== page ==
Bet the Coast Guard is just jealous that they aren’t in the Paw Patrol.

8. Yeah, but earning compensation days is rarely worth it (via Air Force Nation).

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Unless it turns a normal weekend into a 3-day.

9. Army logic isn’t logic (via U.S Army W.T.F! moments).

The new US push to investigate chemical attacks in Syria
In other news, no more eating in the dining facility.

10. But if you can’t do your guard shifts, you can’t keep your fire watch ribbon (via The Salty Soldier).

The new US push to investigate chemical attacks in Syria
Looks like someone is losing a piece of chest candy.

11. If you had brought a dang-ole bayonet, you might be able to fight your way out of this (via Pop smoke).

The new US push to investigate chemical attacks in Syria
Should’ve joined a real military.

12. Just remember: On V-A day, everything hurts (via The Salty Soldier).

The new US push to investigate chemical attacks in Syria
We’re not saying cheat to get free Veterans Affairs money, but don’t downplay anything, either.

13. Pretty sure that “missing specialist” just faked his death for an early discharge and huge life insurance payout (via The Salty Soldier).

The new US push to investigate chemical attacks in Syria
But don’t investigate too hard or the E-4 mafia will disappear you for real.

Articles

Marine drill instructor faces hearing for hazing charges

A senior Marine Corps drill instructor forced a recruit to give up his Facebook password so he could hit on the recruit’s sisters and made others complete his college homework, witnesses said in an Article 32 investigative hearing at Marine Corps Base Quantico, Virginia, on Thursday.


The new US push to investigate chemical attacks in Syria

Staff Sgt. Antonio Burke, whose identity was publicly revealed at the hearing for the first time, may face trial on charges including two counts of cruelty and maltreatment; two count of failure to obey an order or regulation; one count each of false official statement, wrongful appropriation, and insubordination; and five counts of general misconduct. Thursday’s hearing will determine whether he will go to court-martial or face a lesser form of adjudication.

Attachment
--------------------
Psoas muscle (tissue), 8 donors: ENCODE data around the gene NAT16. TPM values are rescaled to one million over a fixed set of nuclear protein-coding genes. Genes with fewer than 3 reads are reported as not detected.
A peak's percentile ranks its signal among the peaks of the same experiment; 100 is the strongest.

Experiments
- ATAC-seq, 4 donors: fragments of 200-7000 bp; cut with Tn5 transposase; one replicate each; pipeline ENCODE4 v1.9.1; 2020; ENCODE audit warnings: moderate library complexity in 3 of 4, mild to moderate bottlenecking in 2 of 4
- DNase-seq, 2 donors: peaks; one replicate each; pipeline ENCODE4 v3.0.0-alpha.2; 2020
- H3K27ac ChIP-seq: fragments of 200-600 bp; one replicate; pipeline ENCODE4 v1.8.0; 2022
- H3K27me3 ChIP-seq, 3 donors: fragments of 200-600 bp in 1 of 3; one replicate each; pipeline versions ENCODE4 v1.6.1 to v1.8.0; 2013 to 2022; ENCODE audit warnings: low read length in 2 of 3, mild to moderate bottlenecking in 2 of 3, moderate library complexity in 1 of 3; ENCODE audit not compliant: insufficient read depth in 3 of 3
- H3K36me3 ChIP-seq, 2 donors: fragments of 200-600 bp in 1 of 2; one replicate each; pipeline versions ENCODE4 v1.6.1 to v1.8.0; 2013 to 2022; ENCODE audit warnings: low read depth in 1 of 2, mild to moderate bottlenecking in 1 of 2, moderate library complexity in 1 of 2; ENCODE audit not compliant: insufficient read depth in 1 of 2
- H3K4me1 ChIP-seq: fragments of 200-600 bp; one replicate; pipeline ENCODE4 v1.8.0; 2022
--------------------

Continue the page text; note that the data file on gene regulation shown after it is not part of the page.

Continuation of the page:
Four former recruits from Kilo Company, Platoon 3044, at Marine Corps Recruit Depot Parris Island, South Carolina, testified that Burke, an administrative Marine by trade with nearly 10 years of service, frequently called them names including “stupid” and “f—-t,” among other unprintable expletives, and allowed other drill instructors to do the same.

Related: 3 Marines face charges in Parris Island hazing scandal

Multiple recruits testified that the drill instructors would bring members of the platoon into “the dungeon”– an unoccupied building with an abandoned squad bay in disrepair and filled with a fine yellow dust. When the recruits were made to conduct incentive training, or strenuous physical exercise designed for correction, they would cough and struggle to breathe as the dust swirled, they said. These sessions, recruits testified, would last from 10 to 20 minutes at a time.

To demonstrate the hazards of the dungeon, military prosecutor Maj. Gregg Curley presented Col. James Bartolotto, the preliminary hearing officer, with a large jar containing a sample of the dust, shaking it to show how easily it became a thick cloud.

Witnesses also testified that Burke recruited self-identified “smart” recruits to come into the drill instructor hut to help him complete his college homework, a non-authorized activity for recruits, as Burke believed he was falling behind.

001rds-usmc-03135copy Appropriate levels of training and stress are very strictly designed by military education personnel. (Photo: U.S. Marine Corps)

The allegations against Burke came to light as part of a wide-ranging series of investigations regarding alleged mistreatment of recruits at Parris Island — a pattern that was found to include abuse that prompted one recruit, Raheel Siddiqui, to take his own life last March.

The alleged misconduct of Burke and a number of other drill instructors in Platoon 3044 was revealed after an anonymous letter from “Concerned loved ones of innocent recruits in Kilo Company” was sent to President Barack Obama in April 2016. In all, 56 recruits and three family members were interviewed as a result of the investigation.